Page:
Modeling what would happen to the UK if the Gulf Stream shuts down

Enlarge / The warm waters of the gulf stream as they pass the US East Coast. (credit: NASA)

While we track climate change as a gradual rise in temperatures, most of its effects are going to be anything but gradual: an increased risk of extreme temperatures and storms, extended droughts, expanded fire seasons, and so on. There’s also the risk of pushing the climate past some tipping points, which can change the state of entire areas of the globe. But it can be difficult to understand the impact of tipping points, given that they’re occurring against a backdrop of all those other climate changes.

For example, one of the major potential tipping points we’re aware of is the shutdown of the North Atlantic’s current system, which brings warm water north, moderating the climate of Europe. The loss of this warm water would obviously result in a cool down in Northern Europe. But calculations indicate that the shutdown isn’t likely to take place until after the planet had warmed enough to offset this cooling.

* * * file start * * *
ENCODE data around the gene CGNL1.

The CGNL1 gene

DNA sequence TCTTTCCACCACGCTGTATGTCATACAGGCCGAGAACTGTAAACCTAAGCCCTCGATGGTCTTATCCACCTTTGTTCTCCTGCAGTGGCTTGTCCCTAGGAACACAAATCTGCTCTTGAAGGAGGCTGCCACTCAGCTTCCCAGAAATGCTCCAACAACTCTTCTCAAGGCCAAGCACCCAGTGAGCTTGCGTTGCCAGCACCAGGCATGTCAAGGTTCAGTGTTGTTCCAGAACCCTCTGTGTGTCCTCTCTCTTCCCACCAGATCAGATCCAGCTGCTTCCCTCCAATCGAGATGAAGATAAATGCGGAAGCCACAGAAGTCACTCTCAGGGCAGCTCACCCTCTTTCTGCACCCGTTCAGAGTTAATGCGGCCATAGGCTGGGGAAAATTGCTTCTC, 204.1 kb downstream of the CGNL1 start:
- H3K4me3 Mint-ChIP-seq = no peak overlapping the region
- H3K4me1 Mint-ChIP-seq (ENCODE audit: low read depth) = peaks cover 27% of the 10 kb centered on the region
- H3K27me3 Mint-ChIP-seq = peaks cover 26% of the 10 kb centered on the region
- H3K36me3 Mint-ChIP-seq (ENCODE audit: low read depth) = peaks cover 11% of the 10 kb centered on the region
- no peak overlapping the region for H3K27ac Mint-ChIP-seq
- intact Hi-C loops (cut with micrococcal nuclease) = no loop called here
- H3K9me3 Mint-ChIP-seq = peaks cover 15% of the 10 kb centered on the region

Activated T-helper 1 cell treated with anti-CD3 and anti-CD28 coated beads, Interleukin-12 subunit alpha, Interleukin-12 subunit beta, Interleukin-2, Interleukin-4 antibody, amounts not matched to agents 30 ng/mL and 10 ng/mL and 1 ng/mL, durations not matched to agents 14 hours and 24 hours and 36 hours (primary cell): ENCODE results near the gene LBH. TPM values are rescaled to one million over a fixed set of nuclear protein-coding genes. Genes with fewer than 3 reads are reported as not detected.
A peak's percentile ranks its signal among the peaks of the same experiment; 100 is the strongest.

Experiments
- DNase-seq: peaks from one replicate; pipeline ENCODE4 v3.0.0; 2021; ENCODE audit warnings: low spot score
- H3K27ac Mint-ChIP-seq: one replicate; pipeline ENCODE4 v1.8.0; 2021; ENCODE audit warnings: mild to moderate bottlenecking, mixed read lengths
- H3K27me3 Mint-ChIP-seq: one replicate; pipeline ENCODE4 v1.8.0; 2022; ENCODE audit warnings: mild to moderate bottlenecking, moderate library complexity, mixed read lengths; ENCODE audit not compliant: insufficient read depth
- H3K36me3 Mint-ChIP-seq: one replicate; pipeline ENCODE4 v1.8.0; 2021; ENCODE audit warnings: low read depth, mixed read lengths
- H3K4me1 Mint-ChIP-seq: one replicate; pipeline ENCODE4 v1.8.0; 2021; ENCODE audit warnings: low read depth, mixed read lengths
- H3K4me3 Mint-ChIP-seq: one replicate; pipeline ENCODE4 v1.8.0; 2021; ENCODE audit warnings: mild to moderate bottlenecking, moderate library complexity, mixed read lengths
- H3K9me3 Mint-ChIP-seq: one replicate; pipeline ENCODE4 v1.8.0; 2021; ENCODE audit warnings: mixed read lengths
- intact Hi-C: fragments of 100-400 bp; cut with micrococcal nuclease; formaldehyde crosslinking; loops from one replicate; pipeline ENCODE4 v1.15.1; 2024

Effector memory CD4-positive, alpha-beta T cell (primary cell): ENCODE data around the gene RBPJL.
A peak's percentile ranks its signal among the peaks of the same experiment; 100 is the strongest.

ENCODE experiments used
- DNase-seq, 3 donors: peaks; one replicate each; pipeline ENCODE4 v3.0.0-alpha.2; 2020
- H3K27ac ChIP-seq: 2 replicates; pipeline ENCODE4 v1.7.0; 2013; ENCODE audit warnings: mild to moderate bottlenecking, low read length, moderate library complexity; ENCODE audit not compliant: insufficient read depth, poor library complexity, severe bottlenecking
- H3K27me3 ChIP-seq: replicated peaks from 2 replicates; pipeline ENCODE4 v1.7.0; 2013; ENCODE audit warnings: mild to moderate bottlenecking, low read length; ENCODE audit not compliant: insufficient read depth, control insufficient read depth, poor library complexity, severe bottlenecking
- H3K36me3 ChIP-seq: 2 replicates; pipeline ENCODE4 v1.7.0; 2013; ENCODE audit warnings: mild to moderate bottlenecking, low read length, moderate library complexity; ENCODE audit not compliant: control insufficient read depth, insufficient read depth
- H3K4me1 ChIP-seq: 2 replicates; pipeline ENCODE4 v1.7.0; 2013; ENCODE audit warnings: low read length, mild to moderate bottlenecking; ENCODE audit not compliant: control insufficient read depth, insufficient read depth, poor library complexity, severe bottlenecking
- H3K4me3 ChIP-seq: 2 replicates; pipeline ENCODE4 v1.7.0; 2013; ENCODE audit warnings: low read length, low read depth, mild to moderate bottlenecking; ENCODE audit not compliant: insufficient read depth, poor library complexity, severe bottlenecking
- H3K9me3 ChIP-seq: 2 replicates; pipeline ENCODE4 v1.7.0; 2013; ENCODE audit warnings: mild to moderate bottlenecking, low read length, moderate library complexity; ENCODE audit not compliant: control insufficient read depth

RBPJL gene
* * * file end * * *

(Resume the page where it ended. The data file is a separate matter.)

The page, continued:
But temperatures aren’t the only thing affected by some of the tipping points we’ve looked at. And a new study manages to separate out the effect of shutting down the gulf stream from the general impact of a warming climate. And it finds that, for the UK, changes in precipitation may have a larger impact than changes in temperature.

Read 11 remaining paragraphs | Comments